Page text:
Home Appraisals: A Primer

One's home purchase can be the largest investment many people might ever encounter. It doesn't matter if it's a main residence, a seasonal vacation property or one of many rentals, purchasing real property is a detailed transaction that requires multiple people working in concert to pull it all off.

To learn more about appraising, click here to see a short video or call us today to talk about your specific property.



Most people are familiar with the parties taking part in the transaction. The real estate agent is the most familiar person in the exchange. Then, the mortgage company provides the financial capital necessary to fund the exchange. Ensuring all aspects of the transaction are completed and that a clear title passes from the seller to the buyer is the title company.

So what party makes sure the value of the real estate is in line with the purchase price?   In comes the appraiser.   We provide an unbiased estimate of what a buyer might expect to pay - or a seller receive - for a property, where both buyer and seller are informed parties. A professional New York licensed appraiser from North Country Appraisals will ensure you as an interested party are informed.

The inspection is where an appraisal begins

To ascertain an accurate status of the property, it's our duty to first perform a thorough inspection. We must see aspects of the property hands on, such as the number of bedrooms and bathrooms, the location, living areas, etc., to ensure they indeed exist and are in the condition a typical buyer would expect them to be. To ensure the stated size of the property has not been misrepresented and document the layout of the home, the inspection often includes creating a sketch of the floor plan. Most importantly, we look for any obvious amenities - or defects - that would affect the value of the property.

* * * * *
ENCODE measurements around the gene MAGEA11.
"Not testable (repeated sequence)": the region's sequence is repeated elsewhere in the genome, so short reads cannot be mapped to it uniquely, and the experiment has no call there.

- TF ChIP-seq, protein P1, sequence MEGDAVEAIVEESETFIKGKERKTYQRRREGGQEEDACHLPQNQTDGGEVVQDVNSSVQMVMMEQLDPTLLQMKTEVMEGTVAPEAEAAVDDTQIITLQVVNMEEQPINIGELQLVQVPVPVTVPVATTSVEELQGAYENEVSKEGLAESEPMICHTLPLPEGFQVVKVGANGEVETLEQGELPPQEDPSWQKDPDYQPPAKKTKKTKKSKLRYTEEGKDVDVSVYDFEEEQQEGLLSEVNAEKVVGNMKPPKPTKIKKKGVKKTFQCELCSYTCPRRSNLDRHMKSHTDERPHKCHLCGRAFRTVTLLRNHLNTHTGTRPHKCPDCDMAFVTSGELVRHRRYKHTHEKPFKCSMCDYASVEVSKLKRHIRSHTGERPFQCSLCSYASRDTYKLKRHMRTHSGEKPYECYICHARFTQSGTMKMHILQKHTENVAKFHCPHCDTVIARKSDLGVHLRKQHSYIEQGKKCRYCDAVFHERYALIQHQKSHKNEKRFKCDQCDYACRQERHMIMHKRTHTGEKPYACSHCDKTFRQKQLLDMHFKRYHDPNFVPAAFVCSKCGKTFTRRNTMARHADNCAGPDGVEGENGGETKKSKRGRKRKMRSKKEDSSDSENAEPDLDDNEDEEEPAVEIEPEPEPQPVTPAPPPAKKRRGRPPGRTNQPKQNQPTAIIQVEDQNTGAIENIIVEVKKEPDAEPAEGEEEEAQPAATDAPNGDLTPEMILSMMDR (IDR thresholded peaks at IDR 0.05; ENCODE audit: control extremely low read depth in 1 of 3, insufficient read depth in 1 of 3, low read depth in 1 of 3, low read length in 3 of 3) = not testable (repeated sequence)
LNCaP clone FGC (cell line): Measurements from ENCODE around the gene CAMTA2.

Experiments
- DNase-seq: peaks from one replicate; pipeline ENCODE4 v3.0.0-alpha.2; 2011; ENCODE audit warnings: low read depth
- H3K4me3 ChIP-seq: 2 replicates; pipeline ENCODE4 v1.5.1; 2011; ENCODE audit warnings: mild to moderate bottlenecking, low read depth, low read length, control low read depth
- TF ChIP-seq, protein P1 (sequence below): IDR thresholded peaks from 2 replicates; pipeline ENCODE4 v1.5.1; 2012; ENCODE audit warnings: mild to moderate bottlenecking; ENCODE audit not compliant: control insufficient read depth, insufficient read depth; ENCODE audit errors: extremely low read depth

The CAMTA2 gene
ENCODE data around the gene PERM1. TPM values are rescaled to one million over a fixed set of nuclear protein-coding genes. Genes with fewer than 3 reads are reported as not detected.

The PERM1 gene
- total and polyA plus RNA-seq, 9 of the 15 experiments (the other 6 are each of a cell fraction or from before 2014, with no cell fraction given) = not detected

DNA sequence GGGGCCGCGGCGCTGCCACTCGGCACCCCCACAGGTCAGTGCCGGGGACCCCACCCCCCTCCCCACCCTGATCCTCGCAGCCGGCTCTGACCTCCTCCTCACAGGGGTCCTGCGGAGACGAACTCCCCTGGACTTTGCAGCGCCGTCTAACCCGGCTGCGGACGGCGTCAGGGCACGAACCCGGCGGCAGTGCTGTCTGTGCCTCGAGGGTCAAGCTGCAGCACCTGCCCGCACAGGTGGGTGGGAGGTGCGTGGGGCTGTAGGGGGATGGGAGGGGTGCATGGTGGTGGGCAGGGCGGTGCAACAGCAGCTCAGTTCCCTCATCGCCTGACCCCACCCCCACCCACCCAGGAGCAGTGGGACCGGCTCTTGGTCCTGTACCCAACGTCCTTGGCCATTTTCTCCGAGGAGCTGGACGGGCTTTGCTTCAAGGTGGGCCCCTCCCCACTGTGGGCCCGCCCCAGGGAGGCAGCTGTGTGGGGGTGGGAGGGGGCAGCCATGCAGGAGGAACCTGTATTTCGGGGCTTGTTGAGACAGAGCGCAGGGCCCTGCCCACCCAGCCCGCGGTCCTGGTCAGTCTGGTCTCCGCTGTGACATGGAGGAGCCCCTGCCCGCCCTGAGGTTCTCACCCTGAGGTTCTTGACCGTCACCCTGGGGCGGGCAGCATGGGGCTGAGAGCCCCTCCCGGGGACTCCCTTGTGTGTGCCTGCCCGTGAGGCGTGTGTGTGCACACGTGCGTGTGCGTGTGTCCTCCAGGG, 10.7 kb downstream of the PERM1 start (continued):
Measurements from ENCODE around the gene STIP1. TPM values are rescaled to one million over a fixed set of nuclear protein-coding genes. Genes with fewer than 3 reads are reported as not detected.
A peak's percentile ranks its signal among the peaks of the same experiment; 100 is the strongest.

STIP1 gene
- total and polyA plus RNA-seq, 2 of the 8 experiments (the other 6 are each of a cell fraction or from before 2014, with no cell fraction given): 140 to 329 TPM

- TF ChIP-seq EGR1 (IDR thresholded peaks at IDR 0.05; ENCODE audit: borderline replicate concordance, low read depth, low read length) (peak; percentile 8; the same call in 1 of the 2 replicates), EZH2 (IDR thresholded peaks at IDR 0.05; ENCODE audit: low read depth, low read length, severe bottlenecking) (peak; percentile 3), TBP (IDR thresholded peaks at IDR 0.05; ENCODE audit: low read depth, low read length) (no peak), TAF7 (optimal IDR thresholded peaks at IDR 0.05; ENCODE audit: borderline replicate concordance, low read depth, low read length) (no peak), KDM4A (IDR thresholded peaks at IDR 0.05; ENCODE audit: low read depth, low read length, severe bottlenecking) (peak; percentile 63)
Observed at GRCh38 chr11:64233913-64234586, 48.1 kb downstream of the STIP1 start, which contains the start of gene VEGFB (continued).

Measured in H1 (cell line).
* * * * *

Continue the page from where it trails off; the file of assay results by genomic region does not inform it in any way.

After the inspection, we use two or three approaches when determining the value of real property: paired sales analysis and, in the case of a rental property, an income approach.

Replacement Cost

Here, we pull information on local construction costs, labor rates and other factors to figure out how much it would cost to build a property comparable to the one being appraised. This value often sets the maximum on what a property would sell for. It's also the least used method.

Analyzing Comparable Sales

Appraisers get to know the subdivisions in which they appraise. We thoroughly understand the value of particular features to the homeowners of that area. Then, the appraiser looks up recent sales in close proximity to the subject and finds properties which are 'comparable' to the property at hand. Using knowledge of the value of certain items such as square footage, additional bathrooms, hardwood floors, fireplaces or view lots (just to name a few), we add or subtract from each comparable's sales price so that they are more accurately in line with the features of subject.

  • Say, for example, the comparable property has an extra half bath that the subject doesn't, the appraiser may deduct the value of that half bath from the sales price of the comparable home.
  • In the case where the subject has something such as an extra half bath that a comparable doesn't have, the appraiser might add the value of that bath to the comparable property.

When it comes to putting a value on features of homes in Clayton and Jefferson, North Country Appraisals can't be beat. This approach to value is most often given the most consideration when an appraisal is for a home exchange.

Valuation Using the Income Approach

A third method of valuing a property is sometimes employed when an area has a reasonable number of renter occupied properties. In this situation, the amount of revenue the property yields is factored in with income produced by neighboring properties to determine the current value.

Arriving at a Value Conclusion

Examining the data from all applicable approaches, the appraiser is then ready to put down an estimated market value for the property in question. It is important to note that while the appraised value is probably the best indication of what a house would sell for in an open market, it may not be the final sales price. There are always mitigating factors such as the seller's desire to get out of the property, urgency or 'bidding wars' that may adjust an offer or listing price up or down. But the appraised value is often used as a guideline for lenders who don't want to loan a buyer more money than the property would likely sell for in an open marketplace. The bottom line is: An appraiser from North Country Appraisals will guarantee you get the most accurate property value, so you can make the most informed real estate decisions.



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